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August 13, 2013
Countdown To Kickoff: Day 19
Since the final play of the Wolverines' Outback Bowl loss to South Carolina, Michigan coaches, players and fans alike have eagerly awaited the start of the 2013 season - and another chance to win the program's first Big Ten Championship since 2004.
Now, with the calendar turning over to August, the season is just around the corner.
To count down to the season, The Wolverine is naming the best player to ever wear each jersey number, No. 99 to No. 1.
We'll highlight 3-5 jerseys a day, all the way to the morning of Aug. 31, the day the Wolverines finally kick off the season at The Big House against Central Michigan.
Julius Franks, offensive guard (1941-42)
Franks, a native of Macon, Ga. whose family moved to the Detroit suburbs when he was a child, attended Michigan after graduating from Hamtramck High School. Franks was just the third African-American football player in Wolverine history, after George Jewett and Willis Ward.
Franks arrived in Ann Arbor five years after Ward's career and, since freshmen were not permitted to play football at the time, joined the team the next year.
As a junior in 1942, Franks was a member of a dominant offensive line, nicknamed The Seven Oak Posts, which also included All-Americans Al Wistert, Merv Pregulman and Elmer Madar.
Franks also earned All-American honors that season, and is regarded by some as the first African-American player in Michigan history to earn the distinction. (Though some contend that Ward earned All-American honors in 1935. It is disputed.)
Unfortunately, Franks contracted tuberculosis between his junior and senior seasons, and was hospitalized for over two years. Coach Fritz Crisler and star Tom Harmon - a senior when Franks was a freshman - were frequent visitors.
Franks did not return to football after the illness. But he did return to school, finishing his degree in science in 1947 and eventually graduating from the University Of Michigan School Of Dentistry.
Lloyd Heneveld, offensive guard (1947-49)
Once Heneveld joined the Michigan football team before the 1947, he didn't experience a loss for more than two seasons.
As a reserve player in '47, Heneveld witnessed one of the most dominant seasons in program history, as the Wolverines outscored their opponents by an averaged score of 39.4 to 5.3 points per game. Michigan scored 35 or more points seven times, and 49 or more points five times. On the other end, the defense allowed just two teams to score double-digit points: Stanford (which U-M beat 49-13) and Northwestern (which U-M beat 49-21).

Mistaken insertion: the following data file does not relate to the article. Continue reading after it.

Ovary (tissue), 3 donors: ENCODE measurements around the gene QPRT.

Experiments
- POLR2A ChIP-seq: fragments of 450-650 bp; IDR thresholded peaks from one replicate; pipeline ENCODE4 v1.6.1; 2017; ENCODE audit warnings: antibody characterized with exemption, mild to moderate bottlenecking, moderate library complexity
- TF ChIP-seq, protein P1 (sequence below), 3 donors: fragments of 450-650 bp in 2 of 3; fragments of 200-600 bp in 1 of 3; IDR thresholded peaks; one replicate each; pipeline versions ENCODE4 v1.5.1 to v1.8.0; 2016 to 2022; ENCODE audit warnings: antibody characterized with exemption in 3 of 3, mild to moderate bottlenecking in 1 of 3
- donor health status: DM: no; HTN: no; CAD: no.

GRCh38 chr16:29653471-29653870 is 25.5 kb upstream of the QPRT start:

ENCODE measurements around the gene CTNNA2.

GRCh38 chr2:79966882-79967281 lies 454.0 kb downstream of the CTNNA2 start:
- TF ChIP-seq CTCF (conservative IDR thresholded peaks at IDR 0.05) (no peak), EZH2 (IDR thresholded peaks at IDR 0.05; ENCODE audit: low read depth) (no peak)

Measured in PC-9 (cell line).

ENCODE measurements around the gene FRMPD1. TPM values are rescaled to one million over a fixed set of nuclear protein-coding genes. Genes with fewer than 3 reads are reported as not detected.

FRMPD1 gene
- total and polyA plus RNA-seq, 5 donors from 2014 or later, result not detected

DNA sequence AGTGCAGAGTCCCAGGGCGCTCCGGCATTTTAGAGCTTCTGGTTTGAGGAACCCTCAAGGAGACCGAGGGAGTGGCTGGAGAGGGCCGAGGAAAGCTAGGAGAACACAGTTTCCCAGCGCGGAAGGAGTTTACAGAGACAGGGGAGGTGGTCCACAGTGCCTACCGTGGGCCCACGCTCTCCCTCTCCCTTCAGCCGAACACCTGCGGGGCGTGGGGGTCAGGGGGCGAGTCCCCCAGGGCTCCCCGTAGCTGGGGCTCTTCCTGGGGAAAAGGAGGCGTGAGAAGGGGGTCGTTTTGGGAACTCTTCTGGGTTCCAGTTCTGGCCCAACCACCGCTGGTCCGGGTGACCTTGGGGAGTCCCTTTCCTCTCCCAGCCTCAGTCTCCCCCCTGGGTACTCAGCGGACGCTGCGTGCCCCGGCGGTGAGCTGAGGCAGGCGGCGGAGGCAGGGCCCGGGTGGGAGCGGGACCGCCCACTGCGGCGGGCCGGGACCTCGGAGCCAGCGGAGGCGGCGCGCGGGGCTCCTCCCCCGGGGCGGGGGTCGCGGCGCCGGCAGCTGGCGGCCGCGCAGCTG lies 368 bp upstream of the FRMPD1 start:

The Wolverines won the Associated Press National Championship.
The next season, Heneveld cracked the starting lineup, playing at right and left guard.
The Wolverines continued their dominant ways, winning a second straight national championship with a 9-0 record, capped by a 13-3 win over Ohio State in Columbus.
As a senior, Heneveld earned All-Big Ten honors, while the Wolverines took a step back, going 6-2-1 on the season.
Mark Messner, defensive tackle (1985-88)
Messner, a four-year starter at defensive tackle, twice record 20 or more tackles for loss in a single season, with 26 in 1988 (which ranks second in single-season program history) and 20 in 1987 (which ranks eighth in single-season program history).
Three of his seasons rank in the top 15 in single-season sack total, too. He tallied 11 in 1985 (second in program history), 10 in 1987 (seventh) and eight in 1988 (13th).
Messner finished his career with an impressive 70 tackles for loss and 36 sacks, numbers that no player has come close to touching. Former defensive end Brandon Graham (2006-09) is second in program history in tackles for loss (56) and sacks (29.5), well behind Messner.
As a frame of reference, the NCAA record for career tackles for loss is 75, just five more than Messner (Western Michigan's Jason Babin, 2000-03). The NCAA record for career sacks is 44, eight more than Messner (Arizona State's Terrell Suggs, 2000-02).
Messner earned an incredible four first-team All-Big Ten honors - one of just two Wolverines to accomplish the feat (Steve Hutchinson).
As a senior, he earned consensus first-team All-American honors.